Some calculations can help producers get a handle on grain drying costs, a South Dakota State University specialist says.
SDSU Extension Farm Machinery and Safety Extension Specialist Dick Nicolai says previous years' farm records may be a good place to start.
To calculate the cost of drying, producers should consider the cost of gas, as well as cost of electricity to run fans (relatively small on a per bushel basis for gas-fired dryers), labor to manage the drying system, and depreciation, taxes, insurance, repairs, and maintenance on the drying equipment.
"Gas use by gas-fired corn dryers varies widely with type of dryer, how the dryer is managed, corn moisture level, and weather at the time of drying," Nicolai says. "The best source of information on gas use is your own records for gas use, bushels dried, and moisture removed."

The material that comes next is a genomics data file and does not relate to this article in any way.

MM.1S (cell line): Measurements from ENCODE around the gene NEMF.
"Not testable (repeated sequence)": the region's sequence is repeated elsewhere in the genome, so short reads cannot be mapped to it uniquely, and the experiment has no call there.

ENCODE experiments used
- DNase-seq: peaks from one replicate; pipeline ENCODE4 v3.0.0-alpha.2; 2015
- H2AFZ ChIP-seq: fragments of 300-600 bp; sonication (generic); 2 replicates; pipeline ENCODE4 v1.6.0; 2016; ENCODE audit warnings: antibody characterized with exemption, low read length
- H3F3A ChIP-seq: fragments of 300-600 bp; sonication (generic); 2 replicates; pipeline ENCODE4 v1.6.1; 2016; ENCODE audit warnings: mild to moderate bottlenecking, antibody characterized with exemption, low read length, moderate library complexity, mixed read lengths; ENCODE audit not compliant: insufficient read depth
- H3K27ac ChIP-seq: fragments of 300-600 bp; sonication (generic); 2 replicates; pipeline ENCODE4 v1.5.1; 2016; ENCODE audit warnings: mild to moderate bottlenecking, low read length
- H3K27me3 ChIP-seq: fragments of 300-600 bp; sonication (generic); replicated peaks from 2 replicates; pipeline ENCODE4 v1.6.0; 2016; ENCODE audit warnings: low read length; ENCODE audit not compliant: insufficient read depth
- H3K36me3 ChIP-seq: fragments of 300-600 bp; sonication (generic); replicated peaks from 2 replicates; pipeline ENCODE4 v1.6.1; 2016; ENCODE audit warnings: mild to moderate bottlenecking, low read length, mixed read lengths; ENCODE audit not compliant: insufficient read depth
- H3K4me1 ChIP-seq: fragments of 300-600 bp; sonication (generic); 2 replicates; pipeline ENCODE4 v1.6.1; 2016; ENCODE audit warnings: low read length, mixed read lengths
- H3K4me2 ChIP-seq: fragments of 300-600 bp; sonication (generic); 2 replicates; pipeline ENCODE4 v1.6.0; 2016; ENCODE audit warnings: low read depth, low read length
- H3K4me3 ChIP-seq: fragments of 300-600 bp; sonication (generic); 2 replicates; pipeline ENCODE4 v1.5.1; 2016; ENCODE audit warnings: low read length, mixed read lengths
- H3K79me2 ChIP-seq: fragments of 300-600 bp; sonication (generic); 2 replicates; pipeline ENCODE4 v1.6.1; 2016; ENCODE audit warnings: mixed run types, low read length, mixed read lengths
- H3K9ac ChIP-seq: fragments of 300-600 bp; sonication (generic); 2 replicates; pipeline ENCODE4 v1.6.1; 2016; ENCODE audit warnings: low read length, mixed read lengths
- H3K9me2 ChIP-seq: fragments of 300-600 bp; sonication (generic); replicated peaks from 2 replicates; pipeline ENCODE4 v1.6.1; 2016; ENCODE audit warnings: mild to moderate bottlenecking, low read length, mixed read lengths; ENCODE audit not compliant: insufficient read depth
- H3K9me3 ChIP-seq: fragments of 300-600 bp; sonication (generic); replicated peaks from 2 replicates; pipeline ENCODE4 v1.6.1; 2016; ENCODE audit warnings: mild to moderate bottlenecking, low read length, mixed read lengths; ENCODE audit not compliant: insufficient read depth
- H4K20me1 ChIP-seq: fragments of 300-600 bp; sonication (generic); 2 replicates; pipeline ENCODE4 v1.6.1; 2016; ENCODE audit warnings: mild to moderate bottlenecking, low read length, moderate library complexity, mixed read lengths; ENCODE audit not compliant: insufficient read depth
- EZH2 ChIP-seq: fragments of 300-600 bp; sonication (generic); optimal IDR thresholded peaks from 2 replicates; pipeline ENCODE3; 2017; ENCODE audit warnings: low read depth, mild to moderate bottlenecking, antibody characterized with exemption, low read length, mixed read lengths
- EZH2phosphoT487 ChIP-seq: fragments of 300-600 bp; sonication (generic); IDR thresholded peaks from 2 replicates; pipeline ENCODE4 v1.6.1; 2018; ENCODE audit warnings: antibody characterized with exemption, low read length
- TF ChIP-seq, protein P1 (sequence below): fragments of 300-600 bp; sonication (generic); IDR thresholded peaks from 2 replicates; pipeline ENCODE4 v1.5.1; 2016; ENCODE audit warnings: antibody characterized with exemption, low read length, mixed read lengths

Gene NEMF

A very rough estimate of gas use for gas-fired drying is 0.02 gallons of LP per bushel per percentage point of moisture removed. For dryers that use natural gas, the equivalent number would be about 1840 cubic feet of gas per bushel for each moisture percentage point removed, Nicolai says.
When five percentage points of moisture are removed (for example from 20 percent moisture down to 15 percent moisture, wet basis), you could expect to use 0.1 gallons of LP per bushel (5 points x 0.02 gal per bushel per point). If LP gas costs $0.50 per gal, the gas cost would be about $0.05 per bushel. But if you need to remove ten percentage points of moisture and gas costs10 points x 0.02 gal per bu per point x $1.00 per gal).
For more information on grain drying and storage, also see "Grain Drying, Handling, and Storage Handbook" (MWPS-13), a publication from the Midwest Plan Service. The book is available through South Dakota State University's Department of Agricultural and Biosystems Engineering or online at http://abe.sdstate.edu/MWPS.